Review; Savage Beauty


Fashion is often appointed a separate sphere of action. Whether it is because one considers style an unobtainable ideal, a language spoken only by a few or believes a person can either ‘fashionable’ or not.

Yet the invisible curtains enforcing fashion’s seclusion have been parted in the recent months with the arrival of the Savage Beauty exhibition at the Victoria and Albert museum. The exhibition has prompted the dispersion of fashion; it lines the escalators in tube stations, famous faces at the opening dominated newspapers and inevitably an array of relatives has recommended it to you. Promotions have been a triumph, necessitating opening hours beyond that of previous exhibitions and still one has to book now for times in June. Needless to say however such crowds are also testament to the extraordinary contribution to fashion made by Alexander McQueen.


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Savage Beauty is an example of the expert ability of the team who curated it and is wholly unique. I would even suggest the exhibition warrants the title an ‘experience’; one’s senses are saturated by the shifting music, the visual feast of the clothes, the controlled lighting, the set design, footage of shows and even dynamic displays that provide full views of McQueen’s creations, like a piece in a music box.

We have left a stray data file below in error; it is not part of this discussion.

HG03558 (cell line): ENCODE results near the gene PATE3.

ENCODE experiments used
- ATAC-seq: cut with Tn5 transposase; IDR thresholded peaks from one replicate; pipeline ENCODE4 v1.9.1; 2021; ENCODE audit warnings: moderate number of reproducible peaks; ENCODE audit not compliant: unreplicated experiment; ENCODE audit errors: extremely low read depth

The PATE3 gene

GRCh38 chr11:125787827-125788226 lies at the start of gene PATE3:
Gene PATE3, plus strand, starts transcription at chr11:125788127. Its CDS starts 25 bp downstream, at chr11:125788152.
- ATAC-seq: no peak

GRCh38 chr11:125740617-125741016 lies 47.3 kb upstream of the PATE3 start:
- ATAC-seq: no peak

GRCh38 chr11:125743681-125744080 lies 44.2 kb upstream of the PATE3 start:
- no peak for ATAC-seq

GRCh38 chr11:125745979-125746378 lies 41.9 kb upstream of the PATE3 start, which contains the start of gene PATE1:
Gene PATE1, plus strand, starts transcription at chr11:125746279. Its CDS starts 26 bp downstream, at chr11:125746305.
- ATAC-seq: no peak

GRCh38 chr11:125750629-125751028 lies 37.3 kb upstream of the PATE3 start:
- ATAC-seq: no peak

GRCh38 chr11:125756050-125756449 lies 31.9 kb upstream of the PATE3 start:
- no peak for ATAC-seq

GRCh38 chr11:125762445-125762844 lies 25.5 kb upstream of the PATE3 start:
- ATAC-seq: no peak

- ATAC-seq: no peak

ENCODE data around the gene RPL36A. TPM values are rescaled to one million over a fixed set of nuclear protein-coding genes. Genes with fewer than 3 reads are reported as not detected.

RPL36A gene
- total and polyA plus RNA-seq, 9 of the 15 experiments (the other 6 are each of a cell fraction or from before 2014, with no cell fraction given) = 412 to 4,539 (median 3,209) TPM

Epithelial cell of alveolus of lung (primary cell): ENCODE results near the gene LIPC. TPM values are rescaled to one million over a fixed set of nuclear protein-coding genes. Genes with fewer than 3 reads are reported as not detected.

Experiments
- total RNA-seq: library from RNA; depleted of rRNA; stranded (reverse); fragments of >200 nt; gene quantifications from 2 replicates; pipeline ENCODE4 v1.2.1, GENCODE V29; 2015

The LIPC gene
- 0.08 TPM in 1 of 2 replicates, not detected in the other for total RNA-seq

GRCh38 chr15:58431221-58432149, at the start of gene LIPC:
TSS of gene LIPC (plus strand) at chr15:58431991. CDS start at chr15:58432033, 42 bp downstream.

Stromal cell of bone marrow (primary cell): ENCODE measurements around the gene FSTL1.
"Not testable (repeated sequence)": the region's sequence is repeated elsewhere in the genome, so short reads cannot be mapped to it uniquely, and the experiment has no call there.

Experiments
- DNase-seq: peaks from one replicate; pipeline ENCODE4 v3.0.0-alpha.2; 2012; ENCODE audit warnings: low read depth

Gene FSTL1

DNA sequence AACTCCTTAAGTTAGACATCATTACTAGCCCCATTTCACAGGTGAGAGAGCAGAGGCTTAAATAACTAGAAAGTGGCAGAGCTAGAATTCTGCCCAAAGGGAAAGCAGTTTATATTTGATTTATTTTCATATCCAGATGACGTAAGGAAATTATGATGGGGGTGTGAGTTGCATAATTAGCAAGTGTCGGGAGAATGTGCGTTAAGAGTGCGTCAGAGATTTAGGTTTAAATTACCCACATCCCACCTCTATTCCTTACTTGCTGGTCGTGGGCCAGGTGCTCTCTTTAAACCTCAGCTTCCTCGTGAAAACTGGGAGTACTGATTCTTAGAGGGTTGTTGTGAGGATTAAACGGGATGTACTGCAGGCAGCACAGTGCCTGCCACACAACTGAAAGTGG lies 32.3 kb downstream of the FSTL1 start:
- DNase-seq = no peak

The ‘Cabinet of Curiosities’ is the apex of the exhibition, twice the size of its counterpart at the MET exhibition four years ago, the room is of huge scale and ambition, however retains an intimate feel. Visitors rested in the centre of the room for prolonged period in an attempt to absorb and note the abundance of dresses, shoes, headpieces and many more components of McQueen’s designs. This room acts as the workshop in the designer’s mind and more than any other provides an insight into his psyche.

Other rooms each embody one of the polarities presented in McQueen’s collections and an aspect of the savage beauty oxymoron; ‘Romantic gothic’, ‘Romantic Exoticism’, ‘Romantic Nationalism’ and there is a loose sense of chronology in the development of the rooms that open with his shows in industrial estates, progress through his education on SavileRow and end with the final show under his supervision Plato’s Atlantis.

The sponsors of the experience betray the interdisciplinary nature of the feat, American Express, Mac cosmetics, Samsung and Swarovski. This is reflective of the nature of McQueen’s work. The exhibition showcases the ability of fashion to draw from various fields, not just for inspiration but for materials, the texture of items in Romantic Primitivism in particular drew upon natural resources. Additionally Savage Beauty displayed fashion’s function as a collaborative process with the products of McQueen’s collaborations with Swarovski, Shaun Leane and Phillip Treacy, amongst others displayed. Moreover the presentation of the hologram of a ghostly Kate Moss, lifted from 2006 ‘Windows of Culloden’ show, reminds of the showmanship of his work and this moment which saw the convergence of the finale gown, the poignant Schindler’s List soundtrack and the technical achievement of the hologram itself.

McQueen himself stated “The turnover of fashion is just so quick and so throwaway, and I think that is a big part of the problem. There is no longevity”, this exhibition contrives his very words and it is evident McQueen’s creations continue to captivate his public and his legacy endures.

Images: V&A Savage Beauty press release


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